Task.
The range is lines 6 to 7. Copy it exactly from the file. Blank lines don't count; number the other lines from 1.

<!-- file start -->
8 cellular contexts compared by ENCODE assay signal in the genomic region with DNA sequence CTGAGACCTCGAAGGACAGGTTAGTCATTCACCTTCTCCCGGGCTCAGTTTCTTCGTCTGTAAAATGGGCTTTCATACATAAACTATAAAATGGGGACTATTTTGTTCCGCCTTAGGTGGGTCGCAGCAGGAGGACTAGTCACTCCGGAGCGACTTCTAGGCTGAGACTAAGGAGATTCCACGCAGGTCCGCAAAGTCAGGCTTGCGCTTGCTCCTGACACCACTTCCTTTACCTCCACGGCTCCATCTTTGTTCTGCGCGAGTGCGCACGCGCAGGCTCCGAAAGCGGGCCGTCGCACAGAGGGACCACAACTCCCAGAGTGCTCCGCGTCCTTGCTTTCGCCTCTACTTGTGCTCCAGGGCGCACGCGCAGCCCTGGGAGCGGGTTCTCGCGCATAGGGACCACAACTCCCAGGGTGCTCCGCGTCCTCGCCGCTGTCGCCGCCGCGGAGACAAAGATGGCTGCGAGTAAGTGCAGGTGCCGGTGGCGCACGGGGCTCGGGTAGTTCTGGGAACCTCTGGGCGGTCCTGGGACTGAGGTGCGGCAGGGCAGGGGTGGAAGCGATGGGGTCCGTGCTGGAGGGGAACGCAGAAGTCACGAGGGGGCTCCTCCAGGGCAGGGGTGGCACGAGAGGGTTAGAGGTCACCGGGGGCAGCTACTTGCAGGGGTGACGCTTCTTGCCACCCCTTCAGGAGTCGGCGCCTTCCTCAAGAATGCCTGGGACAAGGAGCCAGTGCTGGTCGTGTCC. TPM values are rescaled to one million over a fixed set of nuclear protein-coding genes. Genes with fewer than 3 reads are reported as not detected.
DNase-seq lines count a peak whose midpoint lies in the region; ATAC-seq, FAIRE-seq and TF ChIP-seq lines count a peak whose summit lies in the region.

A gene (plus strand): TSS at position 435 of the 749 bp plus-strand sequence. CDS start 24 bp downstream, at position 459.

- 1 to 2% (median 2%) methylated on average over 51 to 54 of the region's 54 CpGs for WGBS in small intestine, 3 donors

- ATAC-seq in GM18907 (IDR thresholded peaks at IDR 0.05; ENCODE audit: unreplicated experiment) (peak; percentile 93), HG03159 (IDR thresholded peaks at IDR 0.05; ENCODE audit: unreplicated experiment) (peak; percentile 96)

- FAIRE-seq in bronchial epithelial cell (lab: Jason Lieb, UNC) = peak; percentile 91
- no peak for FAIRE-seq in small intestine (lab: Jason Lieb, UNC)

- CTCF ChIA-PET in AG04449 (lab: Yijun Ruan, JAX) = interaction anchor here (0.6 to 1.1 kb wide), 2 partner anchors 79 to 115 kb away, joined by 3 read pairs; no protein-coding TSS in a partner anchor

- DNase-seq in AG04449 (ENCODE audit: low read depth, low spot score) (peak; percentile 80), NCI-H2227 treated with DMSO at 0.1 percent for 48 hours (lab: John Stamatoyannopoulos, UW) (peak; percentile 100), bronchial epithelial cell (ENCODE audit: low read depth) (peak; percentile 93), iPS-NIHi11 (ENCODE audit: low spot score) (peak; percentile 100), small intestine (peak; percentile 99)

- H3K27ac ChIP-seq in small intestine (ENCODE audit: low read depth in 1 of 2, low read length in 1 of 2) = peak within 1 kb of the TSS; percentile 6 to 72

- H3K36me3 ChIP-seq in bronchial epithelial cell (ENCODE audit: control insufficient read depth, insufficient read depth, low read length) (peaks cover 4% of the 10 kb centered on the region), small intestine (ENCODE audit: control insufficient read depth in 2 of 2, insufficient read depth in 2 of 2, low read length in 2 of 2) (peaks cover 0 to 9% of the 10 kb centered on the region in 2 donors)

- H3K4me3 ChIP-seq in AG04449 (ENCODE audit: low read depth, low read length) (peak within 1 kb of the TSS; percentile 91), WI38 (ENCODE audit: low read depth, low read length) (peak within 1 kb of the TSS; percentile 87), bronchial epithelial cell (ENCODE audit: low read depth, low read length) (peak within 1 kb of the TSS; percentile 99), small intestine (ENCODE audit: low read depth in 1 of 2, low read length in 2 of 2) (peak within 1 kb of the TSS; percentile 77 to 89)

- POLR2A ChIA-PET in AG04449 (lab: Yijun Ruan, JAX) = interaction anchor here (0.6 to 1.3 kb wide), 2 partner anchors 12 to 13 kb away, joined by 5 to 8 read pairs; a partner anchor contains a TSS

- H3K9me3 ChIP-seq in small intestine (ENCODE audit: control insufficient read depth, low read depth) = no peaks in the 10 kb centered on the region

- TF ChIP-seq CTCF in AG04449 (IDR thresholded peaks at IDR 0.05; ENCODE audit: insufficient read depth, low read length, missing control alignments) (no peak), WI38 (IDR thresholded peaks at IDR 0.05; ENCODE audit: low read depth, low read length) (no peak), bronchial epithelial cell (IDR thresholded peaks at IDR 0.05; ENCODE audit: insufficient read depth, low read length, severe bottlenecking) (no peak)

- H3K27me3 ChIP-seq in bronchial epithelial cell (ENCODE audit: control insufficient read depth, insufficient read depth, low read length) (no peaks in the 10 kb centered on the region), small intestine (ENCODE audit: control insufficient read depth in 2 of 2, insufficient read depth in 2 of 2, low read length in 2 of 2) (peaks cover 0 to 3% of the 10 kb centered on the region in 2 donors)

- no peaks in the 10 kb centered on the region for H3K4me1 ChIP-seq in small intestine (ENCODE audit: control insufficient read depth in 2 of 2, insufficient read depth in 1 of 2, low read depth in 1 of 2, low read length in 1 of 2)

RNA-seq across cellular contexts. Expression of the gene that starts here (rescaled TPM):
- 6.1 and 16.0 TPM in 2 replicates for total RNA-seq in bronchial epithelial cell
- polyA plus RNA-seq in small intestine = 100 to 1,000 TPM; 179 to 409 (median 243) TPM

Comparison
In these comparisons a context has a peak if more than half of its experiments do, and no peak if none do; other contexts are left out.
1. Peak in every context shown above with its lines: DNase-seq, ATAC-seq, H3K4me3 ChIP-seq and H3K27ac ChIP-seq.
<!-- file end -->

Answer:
- FAIRE-seq in bronchial epithelial cell (lab: Jason Lieb, UNC) = peak; percentile 91
- no peak for FAIRE-seq in small intestine (lab: Jason Lieb, UNC)